The composition can contain a solvent. Suitable solvents include for example ketones such as acetone, methyl ethyl ketone, methyl isobutyl ketone, cyclohexanone, isophorone, methyl isoamyl ketone, 2-heptanone 4-hydroxy, and 4-methyl 2-pentanone; C1 to C10 aliphatic alcohols such as methanol, ethanol, n-propanol, isopropanol, n-butanol, sec-butanol, phenol, and the like; aromatic group containing-alcohols such as benzyl alcohol; cyclic carbonates such as ethylene carbonate and propylene carbonate; aliphatic or aromatic hydrocarbons (for example, hexane, toluene, xylene, etc and the like); cyclic ethers, such as dioxane and tetrahydrofuran; ethylene glycol; propylene glycol; hexylene glycol; ether alcohols, for example, 1-butoxyethoxy-2-propanol, 3-methyl-3-methoxybutanol, ethylene glycol n-butyl ether, ethylene glycol phenyl ether, ethylene glycol monomethylether, ethylene glycol monoethylether, ethylene glycol propyl ether, diethylene glycol hexyl ether, diethylene glycol monoethyl ether, diethylene glycol monomethyl ether, diethylene glycol monobutyl ether, diethylene glycol monopropyl ether, propylene glycol ethyl ether, propylene glycol isobutyl ether, propylene glycol monomethyl ether, propylene glycol monobutyl ether, propylene glycol monoethyl ether, propylene glycol n-propyl ether, propylene glycol phenyl ether, propylene glycol-t-butyl ether, dipropylene glycol ethyl ether, dipropylene glycol monobutyl ether, dipropylene glycol monomethyl ether, dipropylene glycol monopropyl ether, triethylene glycol ethyl ether, triethylene glycol methyl ether, triethylene glycol n-butyl ether, tripropylene glycol methyl ether, tripropylene glycol n-butyl ether; ethylene glycol alkylether acetates such as methylcellosolve acetate and ethylcellosolve acetate; propylene glycol alkyletheracetates such as propylene glycol methylether acetate, propylene glycol ethylether acetate, propylene glycol propylether acetate, and propylene glycol butylether acetate; propylene glycol alkyletherpropionates such as propylene glycol methyletherpropionate, propylene glycol ethyletherpropionate, propylene glycol propyletherpropionate, and propylene glycol butyletherpropionate; 2-methoxyethyl ether (diglyme); solvents that have both ether and hydroxy moieties such as methoxy butanol, ethoxy butanol, methoxy propanol, and ethoxy propanol; esters such as methyl acetate, ethyl acetate, propyl acetate, and butyl acetate methyl-pyruvate, ethyl pyruvate; ethyl 2-hydroxy propionate, methyl 2-hydroxy 2-methyl propionate, ethyl 2-hydroxy 2-methyl propionate, methyl hydroxy acetate, ethyl hydroxy acetate, butyl hydroxy acetate, methyl lactate, ethyl lactate, propyl lactate, butyl lactate, methyl 3-hydroxy propionate, ethyl 3-hydroxy propionate, propyl 3-hydroxy propionate, butyl 3-hydroxy propionate, methyl 2-hydroxy 3-methyl butanoic acid, methyl methoxy acetate, ethyl methoxy acetate, propyl methoxy acetate, butyl methoxy acetate, methyl ethoxy acetate, ethyl ethoxy acetate, propyl ethoxy acetate, butyl ethoxy acetate, methyl propoxy acetate, ethyl propoxy acetate, propyl propoxy acetate, butyl propoxy acetate, methyl butoxy acetate, ethyl butoxy acetate, propyl butoxy acetate, butyl butoxy acetate, methyl 2-methoxy propionate, ethyl 2-methoxy propionate, propyl 2-methoxy propionate, butyl 2-methoxy propionate, methyl 2-ethoxypropionate, ethyl 2-ethoxypropionate, propyl 2-ethoxypropionate, butyl 2-ethoxypropionate, methyl 2-butoxypropionate, ethyl 2-butoxypropionate, propyl 2-butoxypropionate, butyl 2-butoxypropionate, methyl 3-methoxypropionate, ethyl 3-methoxypropionate, propyl 3-methoxypropionate, butyl 3-methoxypropionate, methyl 3-ethoxypropionate, ethyl 3-ethoxypropionate, propyl 3-ethoxypropionate, butyl 3-ethoxypropionate, methyl 3-propoxypropionate, ethyl 3-propoxypropionate, propyl 3-propoxypropionate, butyl 3-propoxypropionate, methyl 3-butoxypropionate, ethyl 3-butoxypropionate, propyl 3-butoxypropionate, and butyl 3-butoxypropionate; oxyisobutyric acid esters, for example, methyl-2-hydroxyisobutyrate, methyl α-methoxyisobutyrate, ethyl methoxyisobutyrate, methyl α-ethoxyisobutyrate, ethyl α-ethoxyisobutyrate, methyl β-methoxyisobutyrate, ethyl β-methoxyisobutyrate, methyl β-ethoxyisobutyrate, ethyl β-ethoxyisobutyrate, methyl β-isopropoxyisobutyrate, ethyl β-isopropoxyisobutyrate, isopropyl β-isopropoxyisobutyrate, butyl β-isopropoxyisobutyrate, methyl β-butoxyisobutyrate, ethyl β-butoxyisobutyrate, butyl β-butoxyisobutyrate, methyl α-hydroxyisobutyrate, ethyl α-hydroxyisobutyrate, isopropyl α-hydroxyisobutyrate, and butyl α-hydroxyisobutyrate; and other solvents such as dibasic esters, and gamma-butyrolactone; a ketone ether derivative such as diacetone alcohol methyl ether; a ketone alcohol derivative such as acetol or diacetone alcohol; lactones such as butyrolactone; an amide derivative such as dimethylacetamide or dimethylformamide, anisole, and mixtures thereof.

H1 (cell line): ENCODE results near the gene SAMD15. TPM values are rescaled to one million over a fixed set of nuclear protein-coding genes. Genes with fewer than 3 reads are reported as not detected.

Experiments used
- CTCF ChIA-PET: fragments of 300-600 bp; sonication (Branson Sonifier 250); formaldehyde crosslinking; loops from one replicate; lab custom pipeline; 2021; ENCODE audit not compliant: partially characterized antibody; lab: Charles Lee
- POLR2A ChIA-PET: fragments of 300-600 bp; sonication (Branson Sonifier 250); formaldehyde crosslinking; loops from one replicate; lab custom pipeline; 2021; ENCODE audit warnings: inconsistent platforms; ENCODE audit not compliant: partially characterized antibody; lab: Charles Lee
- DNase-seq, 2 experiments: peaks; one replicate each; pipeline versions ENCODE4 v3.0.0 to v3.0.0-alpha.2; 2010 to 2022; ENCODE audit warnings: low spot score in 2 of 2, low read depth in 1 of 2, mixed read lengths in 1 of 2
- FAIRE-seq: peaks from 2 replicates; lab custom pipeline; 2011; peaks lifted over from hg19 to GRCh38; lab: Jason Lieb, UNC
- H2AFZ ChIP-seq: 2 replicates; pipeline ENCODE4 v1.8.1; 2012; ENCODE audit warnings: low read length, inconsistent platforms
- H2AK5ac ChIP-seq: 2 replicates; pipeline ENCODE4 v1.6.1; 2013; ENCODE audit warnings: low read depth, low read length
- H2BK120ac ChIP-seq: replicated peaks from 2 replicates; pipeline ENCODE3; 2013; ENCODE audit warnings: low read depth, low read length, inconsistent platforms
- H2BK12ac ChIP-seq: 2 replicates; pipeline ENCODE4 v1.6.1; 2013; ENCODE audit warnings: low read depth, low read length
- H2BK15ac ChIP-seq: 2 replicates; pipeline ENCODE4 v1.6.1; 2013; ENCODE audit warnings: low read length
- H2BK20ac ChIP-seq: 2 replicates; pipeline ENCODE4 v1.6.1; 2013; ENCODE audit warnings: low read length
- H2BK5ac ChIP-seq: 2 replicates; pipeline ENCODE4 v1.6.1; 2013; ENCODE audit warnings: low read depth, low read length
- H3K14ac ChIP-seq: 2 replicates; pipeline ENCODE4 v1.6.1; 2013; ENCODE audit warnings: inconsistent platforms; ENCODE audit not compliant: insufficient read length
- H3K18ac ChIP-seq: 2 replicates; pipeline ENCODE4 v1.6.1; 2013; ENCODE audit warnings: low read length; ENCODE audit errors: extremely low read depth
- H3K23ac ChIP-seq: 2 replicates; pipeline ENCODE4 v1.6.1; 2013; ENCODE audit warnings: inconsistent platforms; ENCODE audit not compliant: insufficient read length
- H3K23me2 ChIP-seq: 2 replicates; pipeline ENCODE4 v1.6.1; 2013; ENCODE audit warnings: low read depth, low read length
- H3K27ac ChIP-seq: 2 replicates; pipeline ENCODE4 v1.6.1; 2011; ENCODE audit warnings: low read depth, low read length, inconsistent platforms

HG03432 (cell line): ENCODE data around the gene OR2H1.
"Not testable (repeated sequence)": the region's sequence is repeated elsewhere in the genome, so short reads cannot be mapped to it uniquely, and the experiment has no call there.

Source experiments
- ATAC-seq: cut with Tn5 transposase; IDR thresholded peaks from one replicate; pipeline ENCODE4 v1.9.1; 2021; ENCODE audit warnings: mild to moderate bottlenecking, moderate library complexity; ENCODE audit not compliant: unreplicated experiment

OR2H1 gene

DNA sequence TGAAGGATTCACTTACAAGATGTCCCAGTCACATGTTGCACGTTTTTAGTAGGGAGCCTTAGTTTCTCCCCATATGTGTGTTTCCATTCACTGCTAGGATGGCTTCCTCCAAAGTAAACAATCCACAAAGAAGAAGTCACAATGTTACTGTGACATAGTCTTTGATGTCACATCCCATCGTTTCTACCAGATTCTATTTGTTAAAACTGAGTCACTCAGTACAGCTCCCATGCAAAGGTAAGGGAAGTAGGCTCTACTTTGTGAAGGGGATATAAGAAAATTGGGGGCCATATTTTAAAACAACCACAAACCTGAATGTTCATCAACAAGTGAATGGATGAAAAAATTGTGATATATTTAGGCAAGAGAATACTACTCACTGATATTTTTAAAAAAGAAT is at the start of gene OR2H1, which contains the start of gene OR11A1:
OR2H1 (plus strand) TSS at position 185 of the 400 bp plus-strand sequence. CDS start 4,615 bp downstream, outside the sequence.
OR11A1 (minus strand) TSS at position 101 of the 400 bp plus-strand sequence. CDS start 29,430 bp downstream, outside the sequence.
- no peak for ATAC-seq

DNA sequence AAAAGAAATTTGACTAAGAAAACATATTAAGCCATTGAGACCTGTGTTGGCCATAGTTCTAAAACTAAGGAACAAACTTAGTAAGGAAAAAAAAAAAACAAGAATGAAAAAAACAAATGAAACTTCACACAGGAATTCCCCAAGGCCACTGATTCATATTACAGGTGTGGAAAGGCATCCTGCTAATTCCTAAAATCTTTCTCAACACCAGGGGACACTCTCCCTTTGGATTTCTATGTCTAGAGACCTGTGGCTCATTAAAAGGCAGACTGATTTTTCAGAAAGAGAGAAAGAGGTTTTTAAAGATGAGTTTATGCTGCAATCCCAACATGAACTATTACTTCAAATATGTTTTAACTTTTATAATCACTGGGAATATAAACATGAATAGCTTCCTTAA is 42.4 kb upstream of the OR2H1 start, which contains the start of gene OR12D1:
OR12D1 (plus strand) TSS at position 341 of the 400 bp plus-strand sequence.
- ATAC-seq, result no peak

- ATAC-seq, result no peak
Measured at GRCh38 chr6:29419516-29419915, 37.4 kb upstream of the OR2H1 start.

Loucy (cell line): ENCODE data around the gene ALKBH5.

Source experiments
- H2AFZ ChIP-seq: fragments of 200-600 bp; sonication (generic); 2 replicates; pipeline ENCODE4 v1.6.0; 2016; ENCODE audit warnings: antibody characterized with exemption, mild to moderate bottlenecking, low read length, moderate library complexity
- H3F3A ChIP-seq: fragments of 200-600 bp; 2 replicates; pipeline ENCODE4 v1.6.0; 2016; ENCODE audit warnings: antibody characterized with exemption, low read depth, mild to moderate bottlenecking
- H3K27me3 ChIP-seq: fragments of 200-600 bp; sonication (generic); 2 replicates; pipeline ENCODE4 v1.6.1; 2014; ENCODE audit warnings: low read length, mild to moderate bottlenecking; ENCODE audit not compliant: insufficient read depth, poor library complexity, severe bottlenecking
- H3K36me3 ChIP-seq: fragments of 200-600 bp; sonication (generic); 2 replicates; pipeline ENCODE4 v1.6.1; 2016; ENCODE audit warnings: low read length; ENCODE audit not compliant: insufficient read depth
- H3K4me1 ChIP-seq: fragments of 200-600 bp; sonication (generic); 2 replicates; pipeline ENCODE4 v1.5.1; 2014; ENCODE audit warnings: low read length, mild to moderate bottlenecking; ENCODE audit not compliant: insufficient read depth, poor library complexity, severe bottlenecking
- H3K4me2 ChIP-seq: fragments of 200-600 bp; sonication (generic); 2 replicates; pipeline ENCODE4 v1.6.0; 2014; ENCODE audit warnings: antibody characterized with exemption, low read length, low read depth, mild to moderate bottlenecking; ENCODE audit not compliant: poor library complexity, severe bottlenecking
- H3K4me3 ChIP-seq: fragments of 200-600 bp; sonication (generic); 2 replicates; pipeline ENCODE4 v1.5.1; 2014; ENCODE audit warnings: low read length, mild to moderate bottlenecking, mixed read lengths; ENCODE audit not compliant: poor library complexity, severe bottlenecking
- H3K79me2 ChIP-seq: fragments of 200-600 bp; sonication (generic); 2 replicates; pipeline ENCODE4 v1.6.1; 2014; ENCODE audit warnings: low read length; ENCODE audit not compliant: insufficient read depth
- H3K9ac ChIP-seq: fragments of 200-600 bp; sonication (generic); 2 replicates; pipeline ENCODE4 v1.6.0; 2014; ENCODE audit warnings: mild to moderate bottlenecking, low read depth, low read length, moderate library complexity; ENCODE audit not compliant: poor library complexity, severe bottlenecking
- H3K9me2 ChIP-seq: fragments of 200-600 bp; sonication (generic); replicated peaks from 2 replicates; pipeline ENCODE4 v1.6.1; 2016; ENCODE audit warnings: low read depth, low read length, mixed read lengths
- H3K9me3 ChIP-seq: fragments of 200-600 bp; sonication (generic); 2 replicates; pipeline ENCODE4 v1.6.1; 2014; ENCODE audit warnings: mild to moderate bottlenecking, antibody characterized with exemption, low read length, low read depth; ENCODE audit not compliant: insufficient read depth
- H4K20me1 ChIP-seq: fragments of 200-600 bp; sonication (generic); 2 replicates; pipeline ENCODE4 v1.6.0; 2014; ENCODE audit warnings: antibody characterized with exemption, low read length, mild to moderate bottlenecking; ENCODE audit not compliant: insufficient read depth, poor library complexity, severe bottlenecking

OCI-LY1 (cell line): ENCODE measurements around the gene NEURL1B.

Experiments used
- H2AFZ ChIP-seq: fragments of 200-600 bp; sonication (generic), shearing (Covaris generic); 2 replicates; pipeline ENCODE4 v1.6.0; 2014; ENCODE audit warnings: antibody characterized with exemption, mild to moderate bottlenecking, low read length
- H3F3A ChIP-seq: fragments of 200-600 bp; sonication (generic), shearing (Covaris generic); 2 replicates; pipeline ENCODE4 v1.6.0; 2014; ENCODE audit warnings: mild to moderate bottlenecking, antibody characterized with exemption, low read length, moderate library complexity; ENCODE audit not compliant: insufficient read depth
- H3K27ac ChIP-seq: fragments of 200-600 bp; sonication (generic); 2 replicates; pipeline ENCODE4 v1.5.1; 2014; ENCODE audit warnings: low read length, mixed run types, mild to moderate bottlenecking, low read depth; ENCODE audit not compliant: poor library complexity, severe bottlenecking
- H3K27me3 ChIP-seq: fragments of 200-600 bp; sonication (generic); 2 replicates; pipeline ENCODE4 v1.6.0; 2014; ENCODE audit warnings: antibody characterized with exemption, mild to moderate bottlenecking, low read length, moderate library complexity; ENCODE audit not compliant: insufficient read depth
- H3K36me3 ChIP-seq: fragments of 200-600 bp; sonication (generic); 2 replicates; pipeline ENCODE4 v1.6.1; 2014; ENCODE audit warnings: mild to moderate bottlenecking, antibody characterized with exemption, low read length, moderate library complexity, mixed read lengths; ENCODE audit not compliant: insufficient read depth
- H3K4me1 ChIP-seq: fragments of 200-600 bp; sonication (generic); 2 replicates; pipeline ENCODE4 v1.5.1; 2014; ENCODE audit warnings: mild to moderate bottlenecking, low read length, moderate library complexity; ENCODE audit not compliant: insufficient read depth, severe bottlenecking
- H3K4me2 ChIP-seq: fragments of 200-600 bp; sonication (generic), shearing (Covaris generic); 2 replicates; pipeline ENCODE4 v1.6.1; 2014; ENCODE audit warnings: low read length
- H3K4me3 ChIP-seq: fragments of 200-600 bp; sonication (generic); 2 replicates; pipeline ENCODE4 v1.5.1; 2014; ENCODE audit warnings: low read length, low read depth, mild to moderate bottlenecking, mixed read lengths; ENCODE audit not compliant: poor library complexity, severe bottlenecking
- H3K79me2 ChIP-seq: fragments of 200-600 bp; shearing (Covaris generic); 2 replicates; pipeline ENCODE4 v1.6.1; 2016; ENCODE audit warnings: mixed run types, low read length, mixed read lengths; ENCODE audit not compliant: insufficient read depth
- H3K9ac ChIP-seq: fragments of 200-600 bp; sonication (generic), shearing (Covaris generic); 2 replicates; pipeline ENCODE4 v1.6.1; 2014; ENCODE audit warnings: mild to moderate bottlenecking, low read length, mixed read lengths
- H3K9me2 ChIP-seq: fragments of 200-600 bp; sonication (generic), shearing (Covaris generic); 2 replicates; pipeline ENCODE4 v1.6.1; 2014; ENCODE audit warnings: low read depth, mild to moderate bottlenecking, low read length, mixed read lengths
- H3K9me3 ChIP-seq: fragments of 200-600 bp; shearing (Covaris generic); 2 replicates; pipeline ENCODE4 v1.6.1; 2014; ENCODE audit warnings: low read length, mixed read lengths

An optional component which can be added to the composition is a porogen, which can be used to reduce the dielectric constant of film formed by the inventive composition. As used herein, by “porogen” is meant any pore-generating compounds, for example, a thermal- and/or radiation-labile organic polymer capable of decomposition to small molecules and subsequent volatilization to form a nanopore thereby). The conditions for forming such porous low-k dielectric layers are well known to those skilled in the art.